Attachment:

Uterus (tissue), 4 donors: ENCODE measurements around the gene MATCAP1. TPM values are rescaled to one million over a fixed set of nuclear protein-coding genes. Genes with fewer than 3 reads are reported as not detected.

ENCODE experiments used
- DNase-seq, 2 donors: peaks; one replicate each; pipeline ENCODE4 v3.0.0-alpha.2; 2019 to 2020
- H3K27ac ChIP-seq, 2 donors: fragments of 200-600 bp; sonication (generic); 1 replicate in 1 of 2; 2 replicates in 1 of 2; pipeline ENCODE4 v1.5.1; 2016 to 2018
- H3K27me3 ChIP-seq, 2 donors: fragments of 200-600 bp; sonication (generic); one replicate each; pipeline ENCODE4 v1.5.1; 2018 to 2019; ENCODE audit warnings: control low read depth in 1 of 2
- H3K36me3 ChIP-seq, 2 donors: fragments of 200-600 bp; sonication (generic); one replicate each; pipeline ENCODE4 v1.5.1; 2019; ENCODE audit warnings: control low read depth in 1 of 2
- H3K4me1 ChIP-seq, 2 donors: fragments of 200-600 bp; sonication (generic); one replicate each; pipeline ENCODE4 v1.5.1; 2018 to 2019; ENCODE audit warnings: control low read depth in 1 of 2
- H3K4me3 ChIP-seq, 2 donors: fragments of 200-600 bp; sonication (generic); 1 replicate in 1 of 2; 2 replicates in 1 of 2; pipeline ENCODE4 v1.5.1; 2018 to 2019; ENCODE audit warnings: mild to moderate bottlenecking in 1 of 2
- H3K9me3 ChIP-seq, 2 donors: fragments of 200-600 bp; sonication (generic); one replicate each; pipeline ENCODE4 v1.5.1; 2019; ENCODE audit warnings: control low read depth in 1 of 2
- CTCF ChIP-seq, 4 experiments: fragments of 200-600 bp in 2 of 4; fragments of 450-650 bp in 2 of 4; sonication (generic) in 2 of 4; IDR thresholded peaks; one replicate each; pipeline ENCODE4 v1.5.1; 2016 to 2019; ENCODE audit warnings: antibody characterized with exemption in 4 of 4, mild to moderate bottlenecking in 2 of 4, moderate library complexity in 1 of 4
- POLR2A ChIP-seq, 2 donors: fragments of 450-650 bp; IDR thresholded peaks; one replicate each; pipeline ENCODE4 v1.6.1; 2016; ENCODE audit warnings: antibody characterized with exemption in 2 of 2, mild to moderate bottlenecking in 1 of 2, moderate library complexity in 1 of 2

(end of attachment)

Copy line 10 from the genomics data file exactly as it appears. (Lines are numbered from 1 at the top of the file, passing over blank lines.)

- CTCF ChIP-seq, 4 experiments: fragments of 200-600 bp in 2 of 4; fragments of 450-650 bp in 2 of 4; sonication (generic) in 2 of 4; IDR thresholded peaks; one replicate each; pipeline ENCODE4 v1.5.1; 2016 to 2019; ENCODE audit warnings: antibody characterized with exemption in 4 of 4, mild to moderate bottlenecking in 2 of 4, moderate library complexity in 1 of 4